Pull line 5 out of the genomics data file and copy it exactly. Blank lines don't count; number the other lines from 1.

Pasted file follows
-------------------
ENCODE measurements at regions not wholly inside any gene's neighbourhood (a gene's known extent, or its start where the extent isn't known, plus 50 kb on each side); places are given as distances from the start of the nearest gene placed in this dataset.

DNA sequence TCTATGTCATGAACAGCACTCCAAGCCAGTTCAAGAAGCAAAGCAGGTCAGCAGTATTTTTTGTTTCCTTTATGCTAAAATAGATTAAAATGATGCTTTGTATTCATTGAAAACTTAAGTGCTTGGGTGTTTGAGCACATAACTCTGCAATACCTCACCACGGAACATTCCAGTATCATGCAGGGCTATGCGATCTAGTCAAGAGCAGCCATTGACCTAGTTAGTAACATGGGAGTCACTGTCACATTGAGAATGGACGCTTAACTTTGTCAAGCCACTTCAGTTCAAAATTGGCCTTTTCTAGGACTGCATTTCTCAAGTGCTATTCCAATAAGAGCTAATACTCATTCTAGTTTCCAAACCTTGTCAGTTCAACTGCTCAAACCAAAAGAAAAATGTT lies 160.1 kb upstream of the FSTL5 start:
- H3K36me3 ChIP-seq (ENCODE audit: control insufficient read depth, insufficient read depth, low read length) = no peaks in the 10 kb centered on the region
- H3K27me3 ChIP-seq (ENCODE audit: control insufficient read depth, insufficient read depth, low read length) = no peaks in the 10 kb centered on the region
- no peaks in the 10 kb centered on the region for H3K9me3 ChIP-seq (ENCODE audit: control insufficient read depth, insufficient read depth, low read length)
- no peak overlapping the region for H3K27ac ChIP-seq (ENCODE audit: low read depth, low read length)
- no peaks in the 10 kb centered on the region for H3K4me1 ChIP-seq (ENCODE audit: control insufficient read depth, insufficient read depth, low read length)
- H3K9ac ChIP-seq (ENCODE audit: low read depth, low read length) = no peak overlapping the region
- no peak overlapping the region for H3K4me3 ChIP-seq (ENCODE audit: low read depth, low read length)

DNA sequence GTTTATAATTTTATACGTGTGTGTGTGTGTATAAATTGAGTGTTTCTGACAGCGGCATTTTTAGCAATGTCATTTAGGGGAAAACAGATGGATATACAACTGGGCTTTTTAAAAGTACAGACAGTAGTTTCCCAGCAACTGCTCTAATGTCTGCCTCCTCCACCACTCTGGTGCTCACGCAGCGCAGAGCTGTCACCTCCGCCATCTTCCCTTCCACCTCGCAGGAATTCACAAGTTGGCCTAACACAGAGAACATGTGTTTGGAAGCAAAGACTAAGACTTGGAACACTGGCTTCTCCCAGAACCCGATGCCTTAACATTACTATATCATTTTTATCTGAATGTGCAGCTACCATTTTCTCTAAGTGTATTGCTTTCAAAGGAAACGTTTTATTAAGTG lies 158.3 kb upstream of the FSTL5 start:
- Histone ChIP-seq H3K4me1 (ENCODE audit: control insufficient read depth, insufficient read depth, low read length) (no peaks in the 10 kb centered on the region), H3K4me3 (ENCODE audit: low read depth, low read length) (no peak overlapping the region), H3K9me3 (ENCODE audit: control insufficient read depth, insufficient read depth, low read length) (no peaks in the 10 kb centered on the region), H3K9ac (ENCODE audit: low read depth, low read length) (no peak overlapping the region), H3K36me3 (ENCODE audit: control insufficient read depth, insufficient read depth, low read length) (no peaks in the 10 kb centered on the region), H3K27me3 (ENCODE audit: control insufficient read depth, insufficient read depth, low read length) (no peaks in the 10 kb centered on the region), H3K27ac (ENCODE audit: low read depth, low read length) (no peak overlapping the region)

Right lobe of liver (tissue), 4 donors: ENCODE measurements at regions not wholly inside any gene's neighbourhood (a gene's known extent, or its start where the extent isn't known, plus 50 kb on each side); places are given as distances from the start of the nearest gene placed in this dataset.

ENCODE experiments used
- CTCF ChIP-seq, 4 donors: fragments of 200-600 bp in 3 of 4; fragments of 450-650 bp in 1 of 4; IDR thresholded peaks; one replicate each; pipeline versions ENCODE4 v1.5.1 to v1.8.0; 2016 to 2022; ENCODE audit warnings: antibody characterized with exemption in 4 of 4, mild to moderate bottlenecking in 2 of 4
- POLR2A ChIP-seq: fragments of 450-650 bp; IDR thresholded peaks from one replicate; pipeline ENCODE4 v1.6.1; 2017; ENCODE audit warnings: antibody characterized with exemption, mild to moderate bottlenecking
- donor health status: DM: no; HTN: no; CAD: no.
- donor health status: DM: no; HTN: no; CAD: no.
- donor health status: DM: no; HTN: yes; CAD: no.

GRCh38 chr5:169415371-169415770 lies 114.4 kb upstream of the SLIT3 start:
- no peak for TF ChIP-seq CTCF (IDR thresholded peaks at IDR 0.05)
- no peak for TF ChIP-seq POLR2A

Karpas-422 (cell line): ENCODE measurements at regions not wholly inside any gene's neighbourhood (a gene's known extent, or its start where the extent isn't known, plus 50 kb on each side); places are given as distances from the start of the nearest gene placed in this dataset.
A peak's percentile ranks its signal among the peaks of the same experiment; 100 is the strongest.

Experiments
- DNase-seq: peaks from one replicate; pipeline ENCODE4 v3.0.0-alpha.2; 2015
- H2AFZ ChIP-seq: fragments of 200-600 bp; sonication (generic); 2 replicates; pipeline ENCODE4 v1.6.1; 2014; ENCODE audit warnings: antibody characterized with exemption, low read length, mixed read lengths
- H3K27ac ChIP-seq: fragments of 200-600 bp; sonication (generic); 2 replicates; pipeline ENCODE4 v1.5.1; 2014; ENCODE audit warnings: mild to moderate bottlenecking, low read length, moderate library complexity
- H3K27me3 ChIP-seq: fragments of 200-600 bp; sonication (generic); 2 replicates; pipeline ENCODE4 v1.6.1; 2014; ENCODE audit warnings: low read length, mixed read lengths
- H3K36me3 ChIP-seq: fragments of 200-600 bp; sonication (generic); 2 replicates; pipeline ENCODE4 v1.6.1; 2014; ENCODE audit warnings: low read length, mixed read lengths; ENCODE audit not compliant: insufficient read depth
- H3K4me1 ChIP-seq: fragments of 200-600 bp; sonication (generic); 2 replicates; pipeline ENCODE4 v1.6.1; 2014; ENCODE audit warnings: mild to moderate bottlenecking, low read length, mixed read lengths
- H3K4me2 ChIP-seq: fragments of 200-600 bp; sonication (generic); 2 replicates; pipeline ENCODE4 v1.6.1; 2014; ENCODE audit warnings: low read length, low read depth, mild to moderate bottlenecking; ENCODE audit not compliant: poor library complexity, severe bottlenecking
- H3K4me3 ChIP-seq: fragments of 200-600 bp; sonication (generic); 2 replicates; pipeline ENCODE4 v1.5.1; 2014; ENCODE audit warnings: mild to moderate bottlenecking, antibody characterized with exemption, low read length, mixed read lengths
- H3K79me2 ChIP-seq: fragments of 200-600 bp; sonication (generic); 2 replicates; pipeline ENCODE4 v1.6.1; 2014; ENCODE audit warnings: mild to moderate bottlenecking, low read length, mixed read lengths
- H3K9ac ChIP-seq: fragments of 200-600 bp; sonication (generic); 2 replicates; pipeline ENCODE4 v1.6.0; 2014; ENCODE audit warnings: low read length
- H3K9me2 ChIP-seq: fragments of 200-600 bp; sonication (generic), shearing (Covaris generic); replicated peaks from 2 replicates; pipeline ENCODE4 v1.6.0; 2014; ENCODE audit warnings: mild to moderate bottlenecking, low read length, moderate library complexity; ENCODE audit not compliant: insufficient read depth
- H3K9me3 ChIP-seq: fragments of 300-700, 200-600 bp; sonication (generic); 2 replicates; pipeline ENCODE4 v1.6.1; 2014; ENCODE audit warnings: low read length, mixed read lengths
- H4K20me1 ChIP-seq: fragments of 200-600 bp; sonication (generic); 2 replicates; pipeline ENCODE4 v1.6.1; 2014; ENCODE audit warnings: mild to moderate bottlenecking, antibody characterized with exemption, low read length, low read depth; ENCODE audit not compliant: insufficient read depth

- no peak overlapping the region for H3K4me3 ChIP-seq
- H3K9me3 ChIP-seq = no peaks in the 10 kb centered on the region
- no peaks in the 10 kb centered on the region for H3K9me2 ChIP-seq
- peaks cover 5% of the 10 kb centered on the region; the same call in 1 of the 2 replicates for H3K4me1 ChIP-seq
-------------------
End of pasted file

- no peaks in the 10 kb centered on the region for H3K9me3 ChIP-seq (ENCODE audit: control insufficient read depth, insufficient read depth, low read length)